The Irish director Neil Jordan is probably best known for “The Crying Game” and “Interview with the Vampire,” both released two decades ago, but he has continued to make interesting movies since then — see: “Breakfast on Pluto,” “The Brave One,” “The Good Thief” — and he often revisits those early themes of violence and unusual sexual relationships. His latest, the darkly compelling “Byzantium,” has all of that plus another blast from Jordan’s past: vampires! Some of the scenes with them could even be described as interviews!
The script was adapted by Moira Buffini from her own play, prosaically called “A Vampire Story.” That title, simple though it may be, actually cuts pretty close to the meat of the matter, as our bloodsucking protagonist’s fondest wish is to be able to share her story with someone. Her name is Eleanor (Saoirse Ronan), and she has been a teenage vampire for 200 years, living near the gloomy English coast with her guardian, Clara (Gemma Arterton), who was only a few years older than Eleanor when she got turned. As far as Eleanor knows, she and Clara are the only vampires in existence. For obvious reasons, their status must be kept secret. It’s nice to have a companion, but it’s torturous to have only ONE companion, to never be able to confide in anyone else.
Clara supports them both by working as a freelance prostitute, a fact that grows even sadder when we learn, through flashbacks, that it’s also what she was forced to do before she became a vampire. It’s all she’s ever known. She serves as Eleanor’s protector, yet it’s Eleanor who is more introspective and cautious. Clara messily, recklessly dispatches a victim early in the film, and the two are required to flee before they’re caught by a pair of investigators who methodically pursue them for mysterious reasons of their own.
In the seaside town that becomes their new home, Eleanor meets Frank (Caleb Landry Jones), a gangly, awkward waiter her age (well, not literally, but you know what I mean). A sweet, chaste romance develops between them, and Eleanor, struggling with her interdependency on Clara, yearns to tell the boy everything. Meanwhile, Clara has a relationship with a kind, sad man named Noel (Daniel Mays) who has inherited a defunct hotel called the Byzantium that he’s willing to let Clara and her “little sister” live in. Clara sees an opportunity to turn it into a brothel, basically, but one that’s run by someone who’s sympathetic to the working girls because she’s one herself. It’s a case of a woman who has been brutally oppressed her entire life (and then some!) trying to gain some measure of control over her situation.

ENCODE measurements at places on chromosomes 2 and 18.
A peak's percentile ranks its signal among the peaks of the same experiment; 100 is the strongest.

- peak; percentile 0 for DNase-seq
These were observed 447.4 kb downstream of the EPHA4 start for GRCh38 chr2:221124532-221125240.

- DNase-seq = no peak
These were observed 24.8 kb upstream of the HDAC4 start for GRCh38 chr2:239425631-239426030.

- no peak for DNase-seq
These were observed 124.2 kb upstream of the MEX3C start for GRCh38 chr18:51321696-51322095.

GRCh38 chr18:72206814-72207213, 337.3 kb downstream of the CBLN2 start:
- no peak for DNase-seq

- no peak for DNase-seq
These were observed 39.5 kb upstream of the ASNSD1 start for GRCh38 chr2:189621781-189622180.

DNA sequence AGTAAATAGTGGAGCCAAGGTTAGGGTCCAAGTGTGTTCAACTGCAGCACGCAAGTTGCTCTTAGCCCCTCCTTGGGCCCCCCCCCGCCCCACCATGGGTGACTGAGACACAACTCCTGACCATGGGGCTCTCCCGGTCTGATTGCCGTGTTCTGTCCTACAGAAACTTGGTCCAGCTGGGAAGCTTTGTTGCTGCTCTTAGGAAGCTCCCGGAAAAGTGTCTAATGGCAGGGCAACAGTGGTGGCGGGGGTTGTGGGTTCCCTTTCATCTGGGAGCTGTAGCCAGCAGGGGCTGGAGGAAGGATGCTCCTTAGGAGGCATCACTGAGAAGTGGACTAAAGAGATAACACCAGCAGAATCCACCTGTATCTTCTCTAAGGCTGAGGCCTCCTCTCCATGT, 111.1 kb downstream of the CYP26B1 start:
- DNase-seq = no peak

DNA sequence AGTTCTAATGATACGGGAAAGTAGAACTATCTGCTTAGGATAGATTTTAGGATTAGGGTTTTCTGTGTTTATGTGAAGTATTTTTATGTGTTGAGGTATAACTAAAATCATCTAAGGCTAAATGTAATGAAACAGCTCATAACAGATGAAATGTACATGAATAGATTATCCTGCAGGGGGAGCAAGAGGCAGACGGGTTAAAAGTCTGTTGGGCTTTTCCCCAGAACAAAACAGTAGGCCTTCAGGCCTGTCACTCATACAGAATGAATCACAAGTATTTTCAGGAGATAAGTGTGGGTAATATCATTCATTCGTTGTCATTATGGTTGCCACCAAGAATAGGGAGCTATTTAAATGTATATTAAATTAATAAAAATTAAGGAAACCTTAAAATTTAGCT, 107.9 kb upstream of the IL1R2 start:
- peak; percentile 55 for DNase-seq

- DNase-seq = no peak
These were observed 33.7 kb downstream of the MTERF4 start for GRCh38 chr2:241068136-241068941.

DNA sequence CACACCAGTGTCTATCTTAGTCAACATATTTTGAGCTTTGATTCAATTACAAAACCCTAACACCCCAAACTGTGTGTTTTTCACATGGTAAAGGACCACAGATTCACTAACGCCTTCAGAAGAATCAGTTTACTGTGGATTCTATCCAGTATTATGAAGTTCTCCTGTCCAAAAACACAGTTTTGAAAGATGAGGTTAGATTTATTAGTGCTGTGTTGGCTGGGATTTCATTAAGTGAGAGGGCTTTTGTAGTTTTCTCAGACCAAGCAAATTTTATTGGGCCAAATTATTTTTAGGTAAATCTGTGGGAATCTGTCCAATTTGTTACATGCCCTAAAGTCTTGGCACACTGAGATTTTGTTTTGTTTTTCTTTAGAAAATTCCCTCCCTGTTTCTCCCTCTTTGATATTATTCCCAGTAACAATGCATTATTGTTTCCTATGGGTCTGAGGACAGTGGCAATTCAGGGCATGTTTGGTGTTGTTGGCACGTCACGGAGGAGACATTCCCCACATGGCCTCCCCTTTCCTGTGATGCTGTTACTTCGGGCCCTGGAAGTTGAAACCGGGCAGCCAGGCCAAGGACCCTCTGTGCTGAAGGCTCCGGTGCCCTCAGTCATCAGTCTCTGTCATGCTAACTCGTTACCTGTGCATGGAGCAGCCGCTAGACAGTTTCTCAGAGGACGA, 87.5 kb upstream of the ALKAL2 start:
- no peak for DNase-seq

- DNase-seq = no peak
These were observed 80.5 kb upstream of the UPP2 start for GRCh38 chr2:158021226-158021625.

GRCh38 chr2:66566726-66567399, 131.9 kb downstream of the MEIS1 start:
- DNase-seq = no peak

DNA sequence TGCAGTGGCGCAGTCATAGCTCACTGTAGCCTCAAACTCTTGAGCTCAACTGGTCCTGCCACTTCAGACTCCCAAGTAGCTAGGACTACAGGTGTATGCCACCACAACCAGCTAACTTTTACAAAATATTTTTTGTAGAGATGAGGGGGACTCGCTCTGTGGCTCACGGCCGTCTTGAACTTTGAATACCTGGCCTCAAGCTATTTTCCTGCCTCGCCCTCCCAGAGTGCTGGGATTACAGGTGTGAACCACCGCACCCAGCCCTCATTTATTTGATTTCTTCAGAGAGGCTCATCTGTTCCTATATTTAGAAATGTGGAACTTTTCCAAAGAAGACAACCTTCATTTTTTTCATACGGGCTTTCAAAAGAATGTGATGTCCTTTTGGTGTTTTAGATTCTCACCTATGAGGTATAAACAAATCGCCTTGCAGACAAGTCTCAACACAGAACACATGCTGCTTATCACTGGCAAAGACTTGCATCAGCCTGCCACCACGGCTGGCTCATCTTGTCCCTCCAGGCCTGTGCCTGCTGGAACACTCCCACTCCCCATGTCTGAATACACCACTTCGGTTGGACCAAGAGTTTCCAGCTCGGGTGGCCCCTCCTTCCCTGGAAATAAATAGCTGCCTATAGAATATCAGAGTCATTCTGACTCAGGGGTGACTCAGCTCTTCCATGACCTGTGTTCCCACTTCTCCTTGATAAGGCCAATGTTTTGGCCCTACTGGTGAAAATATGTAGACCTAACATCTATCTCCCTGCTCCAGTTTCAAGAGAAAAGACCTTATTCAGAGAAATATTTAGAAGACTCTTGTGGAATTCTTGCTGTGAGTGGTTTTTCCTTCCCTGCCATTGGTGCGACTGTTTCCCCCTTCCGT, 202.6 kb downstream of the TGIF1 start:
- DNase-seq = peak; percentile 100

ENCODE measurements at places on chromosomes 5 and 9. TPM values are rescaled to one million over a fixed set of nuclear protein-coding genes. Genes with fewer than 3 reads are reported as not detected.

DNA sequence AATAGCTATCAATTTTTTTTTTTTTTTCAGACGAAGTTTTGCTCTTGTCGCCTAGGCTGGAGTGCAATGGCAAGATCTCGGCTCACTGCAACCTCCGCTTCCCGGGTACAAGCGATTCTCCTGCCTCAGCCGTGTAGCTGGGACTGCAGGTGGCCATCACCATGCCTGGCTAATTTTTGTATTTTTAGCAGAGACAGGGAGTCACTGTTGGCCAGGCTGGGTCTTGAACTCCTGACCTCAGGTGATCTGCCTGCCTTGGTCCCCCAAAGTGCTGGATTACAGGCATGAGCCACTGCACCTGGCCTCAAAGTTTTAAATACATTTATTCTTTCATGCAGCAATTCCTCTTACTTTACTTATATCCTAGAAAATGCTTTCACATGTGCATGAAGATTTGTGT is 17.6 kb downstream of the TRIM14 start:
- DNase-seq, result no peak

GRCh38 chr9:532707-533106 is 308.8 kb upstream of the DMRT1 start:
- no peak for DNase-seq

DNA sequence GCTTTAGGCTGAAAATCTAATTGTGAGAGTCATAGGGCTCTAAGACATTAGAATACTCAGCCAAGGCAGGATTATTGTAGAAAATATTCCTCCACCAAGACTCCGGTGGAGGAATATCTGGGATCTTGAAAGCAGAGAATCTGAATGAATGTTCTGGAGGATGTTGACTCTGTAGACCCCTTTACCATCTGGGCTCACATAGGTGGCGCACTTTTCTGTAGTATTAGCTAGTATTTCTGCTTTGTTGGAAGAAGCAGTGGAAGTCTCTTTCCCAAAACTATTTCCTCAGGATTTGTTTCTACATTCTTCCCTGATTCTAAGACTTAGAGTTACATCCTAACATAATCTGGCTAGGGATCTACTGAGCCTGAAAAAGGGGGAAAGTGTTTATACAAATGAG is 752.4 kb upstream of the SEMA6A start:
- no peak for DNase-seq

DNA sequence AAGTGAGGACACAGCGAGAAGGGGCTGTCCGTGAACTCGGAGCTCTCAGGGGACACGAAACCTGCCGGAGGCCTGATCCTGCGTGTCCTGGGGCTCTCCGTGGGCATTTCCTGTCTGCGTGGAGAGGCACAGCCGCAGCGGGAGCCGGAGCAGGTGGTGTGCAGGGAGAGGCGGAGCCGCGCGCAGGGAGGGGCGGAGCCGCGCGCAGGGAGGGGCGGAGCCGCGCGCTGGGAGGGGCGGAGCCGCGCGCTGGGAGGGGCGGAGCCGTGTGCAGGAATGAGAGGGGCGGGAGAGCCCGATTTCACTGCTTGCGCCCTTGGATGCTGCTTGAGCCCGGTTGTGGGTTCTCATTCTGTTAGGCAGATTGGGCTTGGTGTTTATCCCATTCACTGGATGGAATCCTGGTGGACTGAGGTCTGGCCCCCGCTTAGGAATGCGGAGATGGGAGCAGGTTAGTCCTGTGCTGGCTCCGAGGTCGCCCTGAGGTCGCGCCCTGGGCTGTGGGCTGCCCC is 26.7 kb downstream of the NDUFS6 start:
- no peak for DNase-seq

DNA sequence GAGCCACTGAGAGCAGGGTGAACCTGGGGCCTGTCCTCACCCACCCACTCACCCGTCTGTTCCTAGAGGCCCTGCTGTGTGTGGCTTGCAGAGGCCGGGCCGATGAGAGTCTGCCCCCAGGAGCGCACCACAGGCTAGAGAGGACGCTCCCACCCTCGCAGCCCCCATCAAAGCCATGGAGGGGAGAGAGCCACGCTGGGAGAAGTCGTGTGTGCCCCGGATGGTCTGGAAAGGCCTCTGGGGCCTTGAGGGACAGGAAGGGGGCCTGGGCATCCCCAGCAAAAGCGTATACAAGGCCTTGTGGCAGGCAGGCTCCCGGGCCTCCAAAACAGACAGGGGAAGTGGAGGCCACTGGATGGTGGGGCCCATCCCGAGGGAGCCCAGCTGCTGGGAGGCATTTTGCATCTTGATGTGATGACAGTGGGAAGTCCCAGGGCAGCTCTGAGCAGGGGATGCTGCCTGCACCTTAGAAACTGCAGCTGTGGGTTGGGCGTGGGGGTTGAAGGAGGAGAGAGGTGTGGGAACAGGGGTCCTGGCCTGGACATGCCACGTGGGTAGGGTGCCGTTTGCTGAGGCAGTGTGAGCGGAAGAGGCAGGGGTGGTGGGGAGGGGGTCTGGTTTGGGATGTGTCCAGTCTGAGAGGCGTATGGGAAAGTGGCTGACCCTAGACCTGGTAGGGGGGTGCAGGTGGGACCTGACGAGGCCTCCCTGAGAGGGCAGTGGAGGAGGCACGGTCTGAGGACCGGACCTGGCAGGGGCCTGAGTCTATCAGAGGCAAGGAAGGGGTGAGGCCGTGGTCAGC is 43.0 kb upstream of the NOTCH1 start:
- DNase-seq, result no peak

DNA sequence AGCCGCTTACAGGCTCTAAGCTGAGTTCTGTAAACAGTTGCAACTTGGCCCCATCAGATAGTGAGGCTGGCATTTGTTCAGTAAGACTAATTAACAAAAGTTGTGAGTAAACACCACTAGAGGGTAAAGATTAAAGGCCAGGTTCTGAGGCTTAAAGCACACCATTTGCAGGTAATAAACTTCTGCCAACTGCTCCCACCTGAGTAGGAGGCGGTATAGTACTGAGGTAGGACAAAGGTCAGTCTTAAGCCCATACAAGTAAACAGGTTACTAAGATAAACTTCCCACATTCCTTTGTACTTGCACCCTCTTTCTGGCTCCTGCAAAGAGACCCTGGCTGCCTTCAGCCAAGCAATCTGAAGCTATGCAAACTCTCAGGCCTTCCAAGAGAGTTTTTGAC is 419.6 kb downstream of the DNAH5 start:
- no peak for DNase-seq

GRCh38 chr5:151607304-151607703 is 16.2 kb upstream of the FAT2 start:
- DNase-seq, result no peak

Gender politics play a part in the film’s subtext (vampire stories must have subtext), with actors like Jonny Lee Miller and Sam Riley playing men who have subjugated Eleanor and Clara in different ways in the past. (The flashbacks are marvelously Gothic in both tone and subject matter.) These aren’t the sparkly, brooding vampires we’ve seen recently, nor are they fiendish, flesh-ripping monsters. The movie has little use for rules and superstitions: daylight doesn’t hurt these vamps, and they cast reflections in mirrors. Horror and gore play a part in the film — quite satisfyingly, I might add — but the focus is more on the human drama of the situation: living with a secret, being closed off from the world, and having little hope of improving your circumstances.
Jordan captures the moodiness and uncertainty of it, the ache of forbidden romance, the frustration of Eleanor’s eternal adolescence. Nor does he skimp on one of the story’s most original ideas, which pertains to the mythology surrounding how vampires are created. The film doesn’t offer the terror of some vampire stories or the swooning romance of others, but instead provides a supernaturally tinged vampire tale for grown-ups.
B (1 hr., 58 min.; )
Originally published at About.com.